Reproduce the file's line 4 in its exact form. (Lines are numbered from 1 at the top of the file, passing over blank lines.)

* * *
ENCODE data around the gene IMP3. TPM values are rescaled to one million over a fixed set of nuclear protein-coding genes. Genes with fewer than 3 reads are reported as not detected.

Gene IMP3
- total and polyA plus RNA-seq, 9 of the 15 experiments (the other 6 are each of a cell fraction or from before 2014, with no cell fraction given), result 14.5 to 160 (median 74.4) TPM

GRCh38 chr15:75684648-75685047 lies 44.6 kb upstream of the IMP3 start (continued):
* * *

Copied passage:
GRCh38 chr15:75684648-75685047 lies 44.6 kb upstream of the IMP3 start (continued):